Sure. Being gay [or whatever else] isn't a bad thing. It doesn't need to be a problem. Just, most of the books I see in this vein are coming-out narratives that include being disowned and beaten up or worse. While this is no doubt the experience of some people, it's not the only story, and it is a story that has been told a lot. I'd rather hear a different story.

Still, if you are tempted to just not mention gayness, you are making it invisible.

I don't want it to be invisible. It's real, and important.

"But I don't want to write an ISSUE BOOK!"

I'm not saying all books should include grinding poverty or racial unrest or fat activism or queer kissing or ANYTHING. (Well, actually, maybe all books should include queer kissing.) (KIDDING!) (or am I?) . . . Annnnyway, I don't think it has to be an issue book to reflect reality. I think it just has to reflect reality. If you want a book with interesting and vibrant characters, they should be multi-faceted and not cookie-cutter default. . . Reality happens to include all kinds of people.


I'm also not saying "I hate books about [xyz] people" OR "I only want to rep books about [xyz] people."

I think anything you want to write about is FINE. I'm not the topic-police. I'm just saying, straight-cis-white-ablebodied-uppermiddleclass main characters are the vast majority of what fills the ol' inbox (and, for that matter, the bookstore). So non-default stories, whatever they may be, will feel fresh, and are likely stand out in a good way.

TL:DR  --  YES, PLEASE DO SEND ME YOUR DIVERSE NARRATIVES. I'M INTERESTED.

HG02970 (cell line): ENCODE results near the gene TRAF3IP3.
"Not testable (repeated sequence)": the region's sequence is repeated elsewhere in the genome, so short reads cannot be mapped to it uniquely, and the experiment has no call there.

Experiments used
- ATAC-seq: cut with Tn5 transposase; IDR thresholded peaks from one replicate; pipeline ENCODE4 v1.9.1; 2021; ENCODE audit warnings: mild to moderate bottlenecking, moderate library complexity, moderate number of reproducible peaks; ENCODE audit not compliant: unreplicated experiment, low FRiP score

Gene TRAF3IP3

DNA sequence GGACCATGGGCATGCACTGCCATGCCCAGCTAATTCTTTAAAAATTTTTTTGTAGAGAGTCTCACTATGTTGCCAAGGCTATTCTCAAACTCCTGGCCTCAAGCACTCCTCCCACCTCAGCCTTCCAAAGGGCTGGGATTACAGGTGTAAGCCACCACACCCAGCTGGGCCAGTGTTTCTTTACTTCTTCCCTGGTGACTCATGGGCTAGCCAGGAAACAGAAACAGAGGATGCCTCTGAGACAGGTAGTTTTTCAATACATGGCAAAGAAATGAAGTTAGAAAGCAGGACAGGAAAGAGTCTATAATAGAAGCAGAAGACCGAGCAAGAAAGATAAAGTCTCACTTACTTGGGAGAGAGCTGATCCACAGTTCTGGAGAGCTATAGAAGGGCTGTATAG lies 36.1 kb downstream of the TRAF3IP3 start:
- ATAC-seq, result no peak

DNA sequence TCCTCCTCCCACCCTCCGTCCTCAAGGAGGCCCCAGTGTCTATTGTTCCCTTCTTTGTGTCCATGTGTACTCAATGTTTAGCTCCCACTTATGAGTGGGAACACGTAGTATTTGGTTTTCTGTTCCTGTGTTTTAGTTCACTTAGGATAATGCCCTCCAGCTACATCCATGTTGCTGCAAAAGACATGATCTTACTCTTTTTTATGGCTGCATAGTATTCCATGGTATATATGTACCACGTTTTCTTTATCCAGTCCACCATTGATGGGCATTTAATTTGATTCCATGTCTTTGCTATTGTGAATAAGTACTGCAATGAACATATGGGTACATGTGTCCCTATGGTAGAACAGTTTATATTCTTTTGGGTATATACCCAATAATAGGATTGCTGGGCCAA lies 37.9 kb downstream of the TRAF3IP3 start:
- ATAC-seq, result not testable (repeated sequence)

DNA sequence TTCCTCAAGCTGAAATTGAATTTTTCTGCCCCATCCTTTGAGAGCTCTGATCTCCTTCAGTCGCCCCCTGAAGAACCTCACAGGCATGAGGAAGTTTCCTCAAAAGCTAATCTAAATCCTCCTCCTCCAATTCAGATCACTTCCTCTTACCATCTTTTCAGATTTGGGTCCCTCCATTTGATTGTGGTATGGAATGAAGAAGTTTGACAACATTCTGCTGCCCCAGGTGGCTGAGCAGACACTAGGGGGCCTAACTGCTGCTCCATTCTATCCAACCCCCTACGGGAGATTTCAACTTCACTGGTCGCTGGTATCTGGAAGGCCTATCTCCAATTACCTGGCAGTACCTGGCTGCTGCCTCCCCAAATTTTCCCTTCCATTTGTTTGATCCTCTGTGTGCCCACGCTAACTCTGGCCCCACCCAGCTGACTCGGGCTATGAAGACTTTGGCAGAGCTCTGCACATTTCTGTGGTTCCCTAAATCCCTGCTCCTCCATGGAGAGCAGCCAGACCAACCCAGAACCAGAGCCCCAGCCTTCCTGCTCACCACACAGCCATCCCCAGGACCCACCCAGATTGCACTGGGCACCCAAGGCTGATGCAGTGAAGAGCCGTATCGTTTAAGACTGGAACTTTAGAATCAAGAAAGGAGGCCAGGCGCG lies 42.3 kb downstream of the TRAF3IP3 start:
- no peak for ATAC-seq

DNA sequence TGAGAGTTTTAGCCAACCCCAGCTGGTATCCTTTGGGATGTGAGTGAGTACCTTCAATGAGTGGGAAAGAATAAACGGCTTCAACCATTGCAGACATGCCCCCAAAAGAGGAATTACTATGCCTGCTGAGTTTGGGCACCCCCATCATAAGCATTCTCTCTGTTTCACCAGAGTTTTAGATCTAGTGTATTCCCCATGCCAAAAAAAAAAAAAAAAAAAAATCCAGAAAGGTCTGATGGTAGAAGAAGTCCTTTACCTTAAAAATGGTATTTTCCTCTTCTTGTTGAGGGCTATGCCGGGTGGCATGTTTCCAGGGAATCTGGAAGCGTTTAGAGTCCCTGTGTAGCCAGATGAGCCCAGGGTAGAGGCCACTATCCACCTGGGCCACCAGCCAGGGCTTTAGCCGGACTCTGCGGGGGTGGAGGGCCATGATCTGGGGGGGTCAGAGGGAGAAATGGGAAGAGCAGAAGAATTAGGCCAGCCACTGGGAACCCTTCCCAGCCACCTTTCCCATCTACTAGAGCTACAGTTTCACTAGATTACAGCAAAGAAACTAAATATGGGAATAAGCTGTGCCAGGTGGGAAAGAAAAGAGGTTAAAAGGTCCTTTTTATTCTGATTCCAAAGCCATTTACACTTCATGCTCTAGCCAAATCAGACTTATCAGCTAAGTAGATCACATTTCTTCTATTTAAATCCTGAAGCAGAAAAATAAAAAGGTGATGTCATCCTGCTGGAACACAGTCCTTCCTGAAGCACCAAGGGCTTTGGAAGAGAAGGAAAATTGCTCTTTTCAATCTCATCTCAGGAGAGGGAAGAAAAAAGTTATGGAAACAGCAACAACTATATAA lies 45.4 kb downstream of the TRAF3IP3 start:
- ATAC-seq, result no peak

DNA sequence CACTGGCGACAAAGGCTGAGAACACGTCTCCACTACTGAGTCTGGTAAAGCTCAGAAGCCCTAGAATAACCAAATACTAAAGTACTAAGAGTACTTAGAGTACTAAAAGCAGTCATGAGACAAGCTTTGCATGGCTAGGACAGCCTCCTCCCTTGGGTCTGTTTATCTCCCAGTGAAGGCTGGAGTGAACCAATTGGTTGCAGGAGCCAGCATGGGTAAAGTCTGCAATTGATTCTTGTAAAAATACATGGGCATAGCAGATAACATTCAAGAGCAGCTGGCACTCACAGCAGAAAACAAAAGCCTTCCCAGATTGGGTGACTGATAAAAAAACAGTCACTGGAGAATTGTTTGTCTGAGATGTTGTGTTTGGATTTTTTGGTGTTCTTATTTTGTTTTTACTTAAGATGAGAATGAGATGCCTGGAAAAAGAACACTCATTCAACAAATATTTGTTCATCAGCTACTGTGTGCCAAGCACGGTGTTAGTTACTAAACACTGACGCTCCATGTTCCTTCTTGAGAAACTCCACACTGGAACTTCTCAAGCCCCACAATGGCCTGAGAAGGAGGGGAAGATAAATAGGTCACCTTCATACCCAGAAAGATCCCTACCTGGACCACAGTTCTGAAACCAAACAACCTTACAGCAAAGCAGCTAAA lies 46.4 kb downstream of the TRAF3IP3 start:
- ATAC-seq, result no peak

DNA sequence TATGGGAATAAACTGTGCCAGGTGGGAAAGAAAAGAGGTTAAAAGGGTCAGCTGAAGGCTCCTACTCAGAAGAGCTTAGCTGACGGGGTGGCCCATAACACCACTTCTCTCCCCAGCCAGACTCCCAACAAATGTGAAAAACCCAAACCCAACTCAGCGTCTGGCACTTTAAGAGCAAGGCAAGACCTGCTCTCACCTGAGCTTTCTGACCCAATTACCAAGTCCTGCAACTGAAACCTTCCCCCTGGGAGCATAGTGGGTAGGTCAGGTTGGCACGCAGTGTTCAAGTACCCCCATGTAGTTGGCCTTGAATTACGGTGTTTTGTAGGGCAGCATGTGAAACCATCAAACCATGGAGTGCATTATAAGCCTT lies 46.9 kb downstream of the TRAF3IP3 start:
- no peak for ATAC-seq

12 comments:

  1. This was insightful. I struggled with describing my character so that his race didn't become an issue. In the end I discovered that it was important as it added a dimension to him (as you said). Strange that it is so hard to strike thexright chord on this.

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  2. My favorite topic!

    I feel for you, I really do.My novels contain diverse characters (and queer kissing), but, to be blunt, it was quite difficult getting there. And I received no help. None. Because people won't talk the issues in an honest way.

    The "problem" with diversity I believe goes much deeper than shallow characterization. Here's what I see:

    Books devoid of any descriptor of race/gender/etc, as you noted, on purpose in order to avoid either getting it wrong or trying to appeal to a wide audience.

    Books attempting to be diverse but wind up in the cliche category.

    Books attempting to highlight "the message" and are preachy.

    Books where the author is using a diversity theme where they should be writing diverse values.

    Then the hardest one of all, books with diverse characters that seem real, but the characters are devoid of agency and make no attempt to get it.

    But those are auxiliary issues. The main cultural issue is the way diversity is discussed, which in general is a mine field of political correctness many try to avoid. It is difficult to have a conversation as any viewpoint that doesn't toe the line is met with immediate shamming. Because the conversation gets shut down, viewpoints (right or wrong) are not examined properly. When discussion is shut down, all those problems I mentioned above are created because looking at diversity in a different direction in order to understand it and write well becomes difficult. The attempts at diversity becomes meh. It's so bad I can spot YA authors who are trying to be diverse but have no frame of reference other than what they read or movies they see. The reality they write to doesn't exist.